There is a terrific new Website on the USDA's My Plate site. It's designed to help families eat healthier and for all of us to turn January's resolutions into real solutions for healthy eating all throughout the year. It's called MyPlate, My Wins and includes videos of families as well as tips. Each week a different video focuses on an area of healthy eating -- beverages, breakfast, lunch, dinner and snacks.
"As Americans begin thinking about setting goals for the New Year, MyPlate, MyWins is the place to start," said Kevin Concannon, Under Secretary for Food, Nutrition and Consumer Services. "With the new resources available on the MyPlate, MyWins webpages, Americans can set small, attainable, healthy eating solutions to incorporate into their lifestyle now and into the future."
Every January, we seem overloaded with information about New Year's resolutions -- how to lose weight, get active, be less stressed. While starting with the best intentions, many people set unrealistic resolutions and incorporate goals that are difficult to maintain. Starting with small steps and celebrating milestones along the way are shown to be more beneficial strategies in keeping resolutions.
The site offers small, practical changes that add up to a healthy lifestyle over time. These changes can be incorporated into a lifestyle to maintain healthy eating based on the five food groups of MyPlate. MyPlate, MyWins encourages consumers to find and celebrate their wins and their real solutions. Since everyone has different eating habits, MyPlate, MyWins helps individuals create their own, personalized nutrition goals and solutions through videos of real families. These short, animated videos demonstrate simple changes Americans can make to their typical meals to decrease sodium, saturated fat, and added sugars. Each video has a different theme including breakfast, lunch, dinner, snacks, and beverages.
"Making a small change, for example, switching from two slices of pepperoni pizza for lunch to one slice of veggie pizza, a salad, and an apple decreases sodium and saturated fat intake, while adding items from other food groups," said Angie Tagtow, Executive Directors of USDA's Center for Nutrition Policy and Promotion. "The videos demonstrate to Americans that small, healthy changes, or switches, during meal and snack times can add up over time and improve your eating style."
Q and A
Q: How healthy is canola oil in comparison to other oils and what are the ingredients?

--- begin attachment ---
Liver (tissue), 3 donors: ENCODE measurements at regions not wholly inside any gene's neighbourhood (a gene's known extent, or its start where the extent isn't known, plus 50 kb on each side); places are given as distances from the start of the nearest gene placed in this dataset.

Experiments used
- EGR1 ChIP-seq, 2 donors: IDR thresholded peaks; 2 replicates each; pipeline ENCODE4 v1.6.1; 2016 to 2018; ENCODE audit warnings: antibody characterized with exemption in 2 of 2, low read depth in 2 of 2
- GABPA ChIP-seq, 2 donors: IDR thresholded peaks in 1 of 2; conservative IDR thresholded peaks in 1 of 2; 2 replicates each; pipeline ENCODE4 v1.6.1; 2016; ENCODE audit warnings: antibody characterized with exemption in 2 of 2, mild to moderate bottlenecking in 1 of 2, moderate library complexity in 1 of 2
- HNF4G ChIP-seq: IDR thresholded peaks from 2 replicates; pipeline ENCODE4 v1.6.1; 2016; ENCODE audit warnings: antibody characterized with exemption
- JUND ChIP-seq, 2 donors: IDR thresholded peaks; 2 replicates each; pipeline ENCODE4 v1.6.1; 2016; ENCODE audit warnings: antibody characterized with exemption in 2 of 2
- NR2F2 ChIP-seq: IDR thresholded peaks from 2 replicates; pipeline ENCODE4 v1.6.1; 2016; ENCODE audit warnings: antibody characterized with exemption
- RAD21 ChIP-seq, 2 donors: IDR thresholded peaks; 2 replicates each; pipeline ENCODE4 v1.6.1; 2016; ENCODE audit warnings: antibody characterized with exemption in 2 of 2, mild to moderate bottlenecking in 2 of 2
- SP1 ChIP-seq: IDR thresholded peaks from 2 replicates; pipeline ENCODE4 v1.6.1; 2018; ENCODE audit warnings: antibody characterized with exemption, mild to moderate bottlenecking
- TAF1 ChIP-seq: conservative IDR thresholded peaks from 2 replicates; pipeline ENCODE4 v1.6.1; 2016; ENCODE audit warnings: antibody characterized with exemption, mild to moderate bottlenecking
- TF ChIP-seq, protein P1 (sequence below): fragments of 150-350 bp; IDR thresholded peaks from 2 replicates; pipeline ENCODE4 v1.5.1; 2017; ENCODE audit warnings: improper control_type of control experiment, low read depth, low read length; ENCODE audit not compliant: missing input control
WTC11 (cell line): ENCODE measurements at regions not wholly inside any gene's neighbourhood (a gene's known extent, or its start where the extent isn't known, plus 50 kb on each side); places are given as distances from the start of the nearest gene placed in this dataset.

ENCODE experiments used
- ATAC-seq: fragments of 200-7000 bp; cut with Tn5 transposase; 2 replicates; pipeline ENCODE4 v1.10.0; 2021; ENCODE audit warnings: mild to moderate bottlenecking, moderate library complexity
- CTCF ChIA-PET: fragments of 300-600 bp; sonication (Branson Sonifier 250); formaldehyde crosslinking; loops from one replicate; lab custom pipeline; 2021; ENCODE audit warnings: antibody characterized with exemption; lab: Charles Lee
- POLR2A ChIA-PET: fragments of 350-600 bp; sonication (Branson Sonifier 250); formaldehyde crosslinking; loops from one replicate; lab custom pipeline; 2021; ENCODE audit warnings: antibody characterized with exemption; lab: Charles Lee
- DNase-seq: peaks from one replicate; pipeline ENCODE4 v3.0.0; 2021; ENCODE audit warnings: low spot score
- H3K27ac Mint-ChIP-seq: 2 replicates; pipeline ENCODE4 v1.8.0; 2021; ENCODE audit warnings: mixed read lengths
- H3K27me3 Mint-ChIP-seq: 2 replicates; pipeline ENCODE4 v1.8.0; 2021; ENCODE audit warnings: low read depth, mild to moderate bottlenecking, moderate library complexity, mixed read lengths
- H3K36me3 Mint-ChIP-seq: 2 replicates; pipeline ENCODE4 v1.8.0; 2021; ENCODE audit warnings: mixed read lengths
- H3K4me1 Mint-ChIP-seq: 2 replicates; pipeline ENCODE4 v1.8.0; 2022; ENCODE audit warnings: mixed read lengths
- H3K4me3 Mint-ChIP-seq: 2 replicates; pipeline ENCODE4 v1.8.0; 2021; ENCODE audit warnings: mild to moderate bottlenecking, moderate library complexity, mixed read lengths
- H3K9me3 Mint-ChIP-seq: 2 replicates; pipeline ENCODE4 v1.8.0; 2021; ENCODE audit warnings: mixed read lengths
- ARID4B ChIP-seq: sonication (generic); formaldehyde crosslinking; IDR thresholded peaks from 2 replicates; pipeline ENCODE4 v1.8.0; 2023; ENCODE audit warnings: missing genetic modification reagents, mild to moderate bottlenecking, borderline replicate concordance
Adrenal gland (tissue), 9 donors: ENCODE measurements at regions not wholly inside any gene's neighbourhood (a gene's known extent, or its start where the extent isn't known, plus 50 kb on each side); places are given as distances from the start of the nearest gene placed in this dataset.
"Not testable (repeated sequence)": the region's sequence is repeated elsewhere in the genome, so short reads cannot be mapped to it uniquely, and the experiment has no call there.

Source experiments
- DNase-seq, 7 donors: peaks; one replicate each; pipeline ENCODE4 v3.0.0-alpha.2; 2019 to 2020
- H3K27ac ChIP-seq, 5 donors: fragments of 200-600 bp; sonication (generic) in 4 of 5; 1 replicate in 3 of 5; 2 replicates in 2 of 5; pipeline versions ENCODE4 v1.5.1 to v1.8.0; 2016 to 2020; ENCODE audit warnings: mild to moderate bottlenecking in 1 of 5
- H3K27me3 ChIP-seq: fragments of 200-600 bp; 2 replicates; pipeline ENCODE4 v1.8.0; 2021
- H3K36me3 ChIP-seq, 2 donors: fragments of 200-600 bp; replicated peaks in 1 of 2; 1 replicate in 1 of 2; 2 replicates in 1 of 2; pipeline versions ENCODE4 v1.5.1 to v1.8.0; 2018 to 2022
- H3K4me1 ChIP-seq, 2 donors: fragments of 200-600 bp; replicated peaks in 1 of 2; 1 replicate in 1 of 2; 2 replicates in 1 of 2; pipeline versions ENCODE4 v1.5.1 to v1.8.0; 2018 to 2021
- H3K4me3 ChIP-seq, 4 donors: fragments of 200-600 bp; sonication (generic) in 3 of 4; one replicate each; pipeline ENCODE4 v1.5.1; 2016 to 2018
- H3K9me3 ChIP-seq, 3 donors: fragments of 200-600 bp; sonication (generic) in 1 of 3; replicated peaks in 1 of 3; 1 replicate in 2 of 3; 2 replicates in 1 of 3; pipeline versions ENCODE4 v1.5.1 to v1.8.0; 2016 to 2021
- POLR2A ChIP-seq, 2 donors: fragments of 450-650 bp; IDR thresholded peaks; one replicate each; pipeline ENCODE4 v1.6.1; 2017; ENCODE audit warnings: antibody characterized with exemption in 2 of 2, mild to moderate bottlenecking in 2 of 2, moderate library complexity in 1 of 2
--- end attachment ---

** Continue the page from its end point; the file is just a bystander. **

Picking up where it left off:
A: Canola oil, which is extracted from the crushed seeds of the canola plant (developed using traditional plant breeding), is a relatively inexpensive vegetable oil whose nutritional qualities are often overlooked. All vegetable oils are made entirely of fat, but each type has a different blend of polyunsaturated, monounsaturated and saturated fat. Canola oil is predominantly comprised of monounsaturated fat with a low amount of saturated fat - even lower than most other cooking oils. Monounsaturated fat, when used to replace saturated fat in your dietary pattern, is associated with reduced risk of cardiovascular disease. Perhaps most noteworthy, compared to other common oils, such as olive and peanut, canola oil has one of the highest levels of alpha-linolenic acid, a heart-protective omega-3 polyunsaturated fat. From a caloric standpoint, all vegetable oils are relatively equal, providing about 120 calories per tablespoon. Both canola oil and soybean oil are good, versatile choices and have a mild flavor. Use them in salad dressings and marinades, as well as for cooking and baking. -- Tufts University Health & Nutrition Letter.
This is the season for winter soups and hearty stews. Here's a recipe from Eating Well magazine to take the chill out of winter.
Slow Cooker Braised Beef with Carrots & Turnips
1 tablespoon kosher salt
2 teaspoons ground cinnamon
1/2 teaspoon ground allspice
1/2 teaspoon ground pepper
1/4 teaspoon ground cloves
3-3 1/2 pounds beef chuck roast, trimmed
2 tablespoons extra0-virgin olive oil
1 medium onion, chopped
3 cloves garlic, sliced
1 cup red wine
1 (28-ounce) can whole tomatoes
5 medium carrots, cut into 1-inch pieces
2 medium turnips, peeled and cut into 1/2-inch pieces
Chopped fresh basil for garnish
Combine salt, cinnamon, allspice, pepper and cloves in a small bowl, Rub the mixture all over beef. Heat oil in a large skillet over medium heat. Add the beef and cook until browned, 4-5 minutes per side. Transfer to a 5 to 6-quart slow cooker. Add onion and garlic to the pan. Cook, stirring for 2 minutes. Add wine and tomatoes (with their juice); bring to a boil, scraping up any browned bits and breaking up the tomatoes. Add the mixture to the slow cooker along with carrots and turnips. Cover and cook on High for 4 hours or Low for 8 hours. Remove the beef from the slow cooker and slice. Serve the beef with the sauce and vegetables, garnished with some basil, if desired. Serves 8: 3 ounces beef and 1 cup vegetables each.
Per serving: 318 calories, 35 g protein, 13 g carbohydrate, 11 g fat, 99 mg cholesterol, 3 g fiber, 538 mg sodium.